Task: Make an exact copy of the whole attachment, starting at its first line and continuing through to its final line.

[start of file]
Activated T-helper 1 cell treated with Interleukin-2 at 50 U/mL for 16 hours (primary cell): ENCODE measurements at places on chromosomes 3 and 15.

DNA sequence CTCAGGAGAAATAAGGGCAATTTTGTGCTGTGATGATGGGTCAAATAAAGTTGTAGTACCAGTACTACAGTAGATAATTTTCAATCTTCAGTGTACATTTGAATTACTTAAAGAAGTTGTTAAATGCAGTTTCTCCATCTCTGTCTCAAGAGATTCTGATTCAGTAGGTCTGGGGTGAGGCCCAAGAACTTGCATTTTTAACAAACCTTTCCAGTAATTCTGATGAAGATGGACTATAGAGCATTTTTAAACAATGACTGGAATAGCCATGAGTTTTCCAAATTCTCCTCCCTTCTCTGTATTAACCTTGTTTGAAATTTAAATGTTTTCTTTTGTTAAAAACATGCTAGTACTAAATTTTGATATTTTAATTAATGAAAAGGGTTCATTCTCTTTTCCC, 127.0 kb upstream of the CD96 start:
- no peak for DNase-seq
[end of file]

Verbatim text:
Activated T-helper 1 cell treated with Interleukin-2 at 50 U/mL for 16 hours (primary cell): ENCODE measurements at places on chromosomes 3 and 15.

DNA sequence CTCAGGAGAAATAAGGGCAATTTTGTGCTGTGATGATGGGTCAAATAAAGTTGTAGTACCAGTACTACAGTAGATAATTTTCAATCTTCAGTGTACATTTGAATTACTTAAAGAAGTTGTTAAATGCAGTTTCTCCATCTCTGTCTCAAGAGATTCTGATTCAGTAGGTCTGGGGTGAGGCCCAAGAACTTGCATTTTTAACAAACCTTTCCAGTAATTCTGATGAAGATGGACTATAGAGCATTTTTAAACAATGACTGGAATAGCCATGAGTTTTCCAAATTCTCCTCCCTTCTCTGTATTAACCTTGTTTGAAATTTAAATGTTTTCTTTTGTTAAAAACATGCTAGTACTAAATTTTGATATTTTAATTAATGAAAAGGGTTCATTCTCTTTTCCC, 127.0 kb upstream of the CD96 start:
- no peak for DNase-seq